She was honoured with a Damehood in the 2017 for her services to nursing and the Mary Seacole Statue Appeal. The Queen’s Nursing Institute awarded her a Fellowship (FQNI) in October 2017.  In July 2018, as part of the celebrations for the 70th Anniversary of the National Health Service, Elizabeth was included in the list of the 70 most influential nurses and midwives in the history of the NHS.

She is a Patron of the Sickle Cell Society, the Nigerian Nurses Charitable Association (UK) and the Sickle & Thalassaemia Association of Nurses, Midwives & Associated Professionals (STANMAP).

To find out more about Elizabeth see here To find out more about Black History Month see here

Gabby Logan: ‘Involve men in menopause discussion’

TV presenter Gabby Logan has encouraged men to be included in the discussion around menopause so they have more of an “understanding” towards women.

The BBC Sport host, 47, told the Women’s Health Going For Goal podcast she had been unprepared for the impact the menopause had on her.

She said: “Men work alongside women, men are married to women, and I think men also need to know what’s going on because we need to have that empathy and understanding of what’s happening to our partners, our friends.”

Logan said “more people are talking about” the effects and stages of the menopause now. More

Rachael Blackmore: Jockey reflects on historic Cheltenham win with Honeysuckle

Jockey Rachael Blackmore said she hoped her historic triumph might inspire others after winning the Champion Hurdle at Cheltenham on Honeysuckle.

She is the first woman to ride the winner of Tuesday’s championship race.

“There is no deal about being a female jockey anymore. If you want to be a jockey you can be a jockey, drive on,” said Irish rider Blackmore, 31.

“To young people, if you want to do something go and do it. For me standing here right now, anything can happen.”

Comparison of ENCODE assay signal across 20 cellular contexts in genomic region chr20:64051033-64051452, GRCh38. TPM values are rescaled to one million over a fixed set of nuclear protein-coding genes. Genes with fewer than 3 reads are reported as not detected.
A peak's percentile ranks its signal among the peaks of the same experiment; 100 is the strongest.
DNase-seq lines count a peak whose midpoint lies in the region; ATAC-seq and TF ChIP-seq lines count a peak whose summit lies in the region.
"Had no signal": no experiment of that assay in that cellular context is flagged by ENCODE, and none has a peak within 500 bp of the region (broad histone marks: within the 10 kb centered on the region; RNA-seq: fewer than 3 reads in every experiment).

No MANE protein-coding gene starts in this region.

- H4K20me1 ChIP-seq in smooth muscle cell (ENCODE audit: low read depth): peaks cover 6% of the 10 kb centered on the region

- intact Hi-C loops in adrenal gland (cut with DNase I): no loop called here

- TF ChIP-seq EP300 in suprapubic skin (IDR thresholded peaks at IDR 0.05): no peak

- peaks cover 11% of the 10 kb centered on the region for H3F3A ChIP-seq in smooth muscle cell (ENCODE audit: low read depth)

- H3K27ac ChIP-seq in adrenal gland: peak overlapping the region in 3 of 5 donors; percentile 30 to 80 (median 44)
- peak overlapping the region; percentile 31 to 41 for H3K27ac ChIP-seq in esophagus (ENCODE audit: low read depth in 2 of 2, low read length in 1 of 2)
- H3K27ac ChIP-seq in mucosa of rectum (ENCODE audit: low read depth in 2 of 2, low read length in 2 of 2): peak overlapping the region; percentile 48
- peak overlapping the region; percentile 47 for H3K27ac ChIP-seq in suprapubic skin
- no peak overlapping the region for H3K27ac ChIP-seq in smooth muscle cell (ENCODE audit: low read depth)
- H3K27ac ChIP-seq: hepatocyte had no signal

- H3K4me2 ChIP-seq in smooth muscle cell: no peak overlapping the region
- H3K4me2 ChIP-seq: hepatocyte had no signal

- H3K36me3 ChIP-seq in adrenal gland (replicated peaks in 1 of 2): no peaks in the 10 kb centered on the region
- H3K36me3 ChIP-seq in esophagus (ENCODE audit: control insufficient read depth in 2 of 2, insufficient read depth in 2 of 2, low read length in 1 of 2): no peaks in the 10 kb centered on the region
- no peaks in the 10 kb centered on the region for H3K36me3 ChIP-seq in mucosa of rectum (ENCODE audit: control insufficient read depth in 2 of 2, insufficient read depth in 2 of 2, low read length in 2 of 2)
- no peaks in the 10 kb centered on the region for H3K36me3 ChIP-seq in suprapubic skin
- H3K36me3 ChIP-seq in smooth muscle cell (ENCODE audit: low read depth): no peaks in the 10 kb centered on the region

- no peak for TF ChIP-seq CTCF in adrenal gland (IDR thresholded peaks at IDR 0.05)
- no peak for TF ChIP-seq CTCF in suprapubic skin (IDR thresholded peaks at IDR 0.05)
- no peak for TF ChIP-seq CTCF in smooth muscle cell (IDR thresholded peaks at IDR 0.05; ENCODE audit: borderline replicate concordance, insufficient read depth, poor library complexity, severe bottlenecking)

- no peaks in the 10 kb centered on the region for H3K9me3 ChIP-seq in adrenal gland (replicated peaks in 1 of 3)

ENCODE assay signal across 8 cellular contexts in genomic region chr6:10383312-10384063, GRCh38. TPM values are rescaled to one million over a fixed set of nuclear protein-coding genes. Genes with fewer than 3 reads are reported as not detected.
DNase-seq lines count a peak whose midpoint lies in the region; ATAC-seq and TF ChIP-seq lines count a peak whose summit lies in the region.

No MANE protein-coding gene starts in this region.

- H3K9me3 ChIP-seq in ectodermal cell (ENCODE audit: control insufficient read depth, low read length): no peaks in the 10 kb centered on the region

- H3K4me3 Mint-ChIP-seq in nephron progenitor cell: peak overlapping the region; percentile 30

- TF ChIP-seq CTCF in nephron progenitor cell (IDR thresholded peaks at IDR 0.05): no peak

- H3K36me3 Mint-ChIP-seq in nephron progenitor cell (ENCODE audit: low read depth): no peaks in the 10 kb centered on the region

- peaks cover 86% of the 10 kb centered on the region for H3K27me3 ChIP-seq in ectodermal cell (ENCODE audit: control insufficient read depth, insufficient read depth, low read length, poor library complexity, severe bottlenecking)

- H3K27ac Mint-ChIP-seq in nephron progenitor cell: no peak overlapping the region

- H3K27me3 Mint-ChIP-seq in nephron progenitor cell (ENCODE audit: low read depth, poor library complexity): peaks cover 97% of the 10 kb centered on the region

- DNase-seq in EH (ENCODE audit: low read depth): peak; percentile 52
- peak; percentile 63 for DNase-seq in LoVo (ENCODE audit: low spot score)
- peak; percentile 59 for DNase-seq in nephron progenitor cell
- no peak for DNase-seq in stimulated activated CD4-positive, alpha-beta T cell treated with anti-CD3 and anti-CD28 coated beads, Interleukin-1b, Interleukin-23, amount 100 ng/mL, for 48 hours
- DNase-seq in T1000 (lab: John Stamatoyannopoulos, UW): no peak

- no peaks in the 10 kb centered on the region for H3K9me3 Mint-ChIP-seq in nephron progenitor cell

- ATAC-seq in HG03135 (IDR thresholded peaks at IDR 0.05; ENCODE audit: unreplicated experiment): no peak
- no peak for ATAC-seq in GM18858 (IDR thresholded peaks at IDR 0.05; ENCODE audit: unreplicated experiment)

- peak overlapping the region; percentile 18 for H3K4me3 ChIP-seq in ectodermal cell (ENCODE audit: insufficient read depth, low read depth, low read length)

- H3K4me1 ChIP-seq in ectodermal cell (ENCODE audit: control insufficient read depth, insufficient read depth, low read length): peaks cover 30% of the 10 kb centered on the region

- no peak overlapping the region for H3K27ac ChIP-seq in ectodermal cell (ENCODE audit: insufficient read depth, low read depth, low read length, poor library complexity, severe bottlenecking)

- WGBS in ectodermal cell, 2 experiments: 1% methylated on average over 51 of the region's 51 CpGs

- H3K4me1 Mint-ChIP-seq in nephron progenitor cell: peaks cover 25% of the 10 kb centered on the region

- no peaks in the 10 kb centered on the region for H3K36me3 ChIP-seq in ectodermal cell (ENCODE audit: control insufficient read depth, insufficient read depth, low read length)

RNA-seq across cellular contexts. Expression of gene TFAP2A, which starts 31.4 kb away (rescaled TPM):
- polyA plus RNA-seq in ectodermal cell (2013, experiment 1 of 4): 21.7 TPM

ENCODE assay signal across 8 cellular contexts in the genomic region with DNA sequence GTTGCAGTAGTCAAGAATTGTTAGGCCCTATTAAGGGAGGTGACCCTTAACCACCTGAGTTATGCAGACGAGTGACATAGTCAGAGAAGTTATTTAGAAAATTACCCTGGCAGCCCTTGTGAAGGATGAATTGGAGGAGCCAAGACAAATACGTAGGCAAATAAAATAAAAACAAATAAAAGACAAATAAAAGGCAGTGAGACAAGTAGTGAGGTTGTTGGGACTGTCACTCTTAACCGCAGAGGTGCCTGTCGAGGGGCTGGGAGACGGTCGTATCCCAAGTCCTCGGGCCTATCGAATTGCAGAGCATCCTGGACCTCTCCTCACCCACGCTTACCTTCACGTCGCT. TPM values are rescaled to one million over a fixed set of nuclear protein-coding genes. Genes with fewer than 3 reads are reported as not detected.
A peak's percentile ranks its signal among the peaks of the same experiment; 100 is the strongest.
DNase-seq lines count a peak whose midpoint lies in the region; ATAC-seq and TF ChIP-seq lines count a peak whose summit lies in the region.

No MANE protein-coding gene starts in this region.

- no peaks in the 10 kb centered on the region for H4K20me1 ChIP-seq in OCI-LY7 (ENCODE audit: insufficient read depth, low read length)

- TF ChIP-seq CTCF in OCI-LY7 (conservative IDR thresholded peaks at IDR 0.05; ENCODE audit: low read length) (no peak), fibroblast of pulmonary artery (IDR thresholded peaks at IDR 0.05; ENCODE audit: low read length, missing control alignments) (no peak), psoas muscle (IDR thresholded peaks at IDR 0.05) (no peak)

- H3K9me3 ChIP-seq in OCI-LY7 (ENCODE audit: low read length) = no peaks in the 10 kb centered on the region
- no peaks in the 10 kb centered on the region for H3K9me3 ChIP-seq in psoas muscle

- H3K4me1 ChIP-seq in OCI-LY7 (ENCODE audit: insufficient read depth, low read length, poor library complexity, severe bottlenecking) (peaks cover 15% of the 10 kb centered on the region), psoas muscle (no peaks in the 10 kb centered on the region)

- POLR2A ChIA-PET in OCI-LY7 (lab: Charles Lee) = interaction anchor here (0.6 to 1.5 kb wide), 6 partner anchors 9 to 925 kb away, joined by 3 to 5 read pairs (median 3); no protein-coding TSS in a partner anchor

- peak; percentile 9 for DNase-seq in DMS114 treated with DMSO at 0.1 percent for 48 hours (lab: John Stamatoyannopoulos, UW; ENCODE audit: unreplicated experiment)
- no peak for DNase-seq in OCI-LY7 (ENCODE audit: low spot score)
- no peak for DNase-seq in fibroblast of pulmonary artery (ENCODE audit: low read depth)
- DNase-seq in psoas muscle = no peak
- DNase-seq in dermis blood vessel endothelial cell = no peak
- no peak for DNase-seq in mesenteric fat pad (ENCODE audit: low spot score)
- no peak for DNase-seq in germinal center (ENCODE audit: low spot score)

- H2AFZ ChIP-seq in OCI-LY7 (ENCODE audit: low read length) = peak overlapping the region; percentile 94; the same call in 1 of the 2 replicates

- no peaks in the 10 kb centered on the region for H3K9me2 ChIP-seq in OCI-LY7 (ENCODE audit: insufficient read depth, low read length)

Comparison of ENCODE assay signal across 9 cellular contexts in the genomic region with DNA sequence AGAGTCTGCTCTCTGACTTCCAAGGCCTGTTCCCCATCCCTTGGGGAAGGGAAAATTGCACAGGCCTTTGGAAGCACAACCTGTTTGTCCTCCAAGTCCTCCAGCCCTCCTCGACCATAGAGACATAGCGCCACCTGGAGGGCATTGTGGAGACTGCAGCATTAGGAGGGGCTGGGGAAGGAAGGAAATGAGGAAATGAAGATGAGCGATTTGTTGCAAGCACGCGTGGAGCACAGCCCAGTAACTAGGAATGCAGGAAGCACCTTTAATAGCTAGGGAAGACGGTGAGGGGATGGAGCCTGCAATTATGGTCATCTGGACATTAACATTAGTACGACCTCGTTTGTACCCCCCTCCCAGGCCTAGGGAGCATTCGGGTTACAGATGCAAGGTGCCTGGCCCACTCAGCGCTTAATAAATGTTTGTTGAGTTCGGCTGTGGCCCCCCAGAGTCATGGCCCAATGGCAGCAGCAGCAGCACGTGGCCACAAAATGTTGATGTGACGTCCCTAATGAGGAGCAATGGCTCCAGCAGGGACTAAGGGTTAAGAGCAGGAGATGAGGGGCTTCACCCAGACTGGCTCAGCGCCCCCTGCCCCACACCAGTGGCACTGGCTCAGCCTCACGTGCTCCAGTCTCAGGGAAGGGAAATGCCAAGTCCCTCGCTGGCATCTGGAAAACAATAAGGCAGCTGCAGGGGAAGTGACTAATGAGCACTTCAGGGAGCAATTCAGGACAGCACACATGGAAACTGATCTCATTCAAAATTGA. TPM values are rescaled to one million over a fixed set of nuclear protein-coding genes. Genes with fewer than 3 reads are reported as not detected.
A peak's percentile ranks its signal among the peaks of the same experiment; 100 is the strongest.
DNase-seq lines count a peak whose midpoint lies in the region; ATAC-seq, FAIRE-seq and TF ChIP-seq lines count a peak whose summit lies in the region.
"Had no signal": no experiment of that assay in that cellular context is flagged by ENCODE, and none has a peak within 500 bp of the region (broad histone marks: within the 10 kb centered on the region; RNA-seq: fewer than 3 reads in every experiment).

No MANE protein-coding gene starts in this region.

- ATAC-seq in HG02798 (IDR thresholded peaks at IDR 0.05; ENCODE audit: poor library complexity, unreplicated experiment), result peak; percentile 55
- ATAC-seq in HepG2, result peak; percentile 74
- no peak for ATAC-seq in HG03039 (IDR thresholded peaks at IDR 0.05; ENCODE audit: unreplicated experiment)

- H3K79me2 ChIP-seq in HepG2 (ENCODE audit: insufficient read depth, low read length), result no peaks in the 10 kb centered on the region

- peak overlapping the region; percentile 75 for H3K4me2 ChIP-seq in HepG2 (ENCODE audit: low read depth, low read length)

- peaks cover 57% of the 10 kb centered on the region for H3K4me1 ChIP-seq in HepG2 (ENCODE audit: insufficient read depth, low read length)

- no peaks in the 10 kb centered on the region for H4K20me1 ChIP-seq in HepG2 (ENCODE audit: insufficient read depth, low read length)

Honeysuckle’s trainer Henry de Bromhead hailed the combination of rider and horse – the unbeaten mare was clocking up her 11th successive victory.

“Rachael is a brilliant rider on any horse and Honeysuckle is just a brilliant horse. The combination is deadly – it’s the perfect storm,” he said. More

Hollie Davidson and Joy Neville to undertake referee and TMO roles at Munster-Benetton game

Scotland’s Hollie Davidson will referee her first top-tier men’s game on Friday as Munster host Benetton, with Joy Neville the television match official.

Davidson, 28, was scheduled to referee European Challenge Cup and Pro14 games in January in February, only for both matches to be postponed.

Neville’s presence will make it the first time a top-tier men’s game has had both a female referee and TMO.

Irishwoman Neville refereed her first Pro14 game in February 2018.

Davidson, who became Scotland’s first female professional referee in 2017, follows in the footsteps of Neville in becoming the second woman to take charge of a Pro14 fixture. More

International Women’s Day 2021

Marked annually on 8 March, International Women’s Day (IWD) is a global day celebrating the social, economic, cultural and political achievements of women. The day also marks a call to action for accelerating gender parity at home, in the workplace and within wider society.

The theme for 2021 is #ChooseToChallenge. We can all choose to challenge and call out gender bias and inequality. We can all choose to seek out and celebrate women’s achievements. Collectively, we can all help create an inclusive world.

Find out more about International Women’s Day at Greenwich, including stories celebrating women from across the university, events and our latest updates.

InSpirational Diversity Champion of the Month – March 2021

World Hearing Day is on 3 March and with that in mind we have chosen Eshaan Akbar as our Inspirational Diversity Champion of the Month.

Eshaan Akbar is a comedian who began performing stand-up in 2014. He has appeared on many tv shows including ‘Frankie Boyle’s New World Order’, BBC Two’s ‘Big Asian Stand Up’, as well as on BBC Radio 4’s ‘The Now Show’, BBC Asian Network, and is a regular on TalkSPORT and LoveSport.

Eshaan, who is a proud hearing aid wearer, has been a staunch supporter of Royal National Institute for Deaf People (RNID) having performed in their Laughing to Deaf comedy fundraiser for two consecutive years, featured in #DontBeADonut campaign for Deaf Awareness Week in 2019, and acted as a spokesperson in the national media, including ITV.

A regular face on the comedy circuit, Eshaan has supported Micky Flanagan, Dane Baptiste, Hal Cruttenden, Rory Bremner, and Jan Ravens.  

His show ‘Prophet Like It’s Hot’ at the Soho Theatre was a sell out, following a successful run at the 2018 Edinburgh Fringe Festival.

Eshaan is a celebrity Ambassador for the Action on Hearing Loss charity.

To find out more about Eshaan see here To find out more about World Hearing Day see here–world–hearing–day/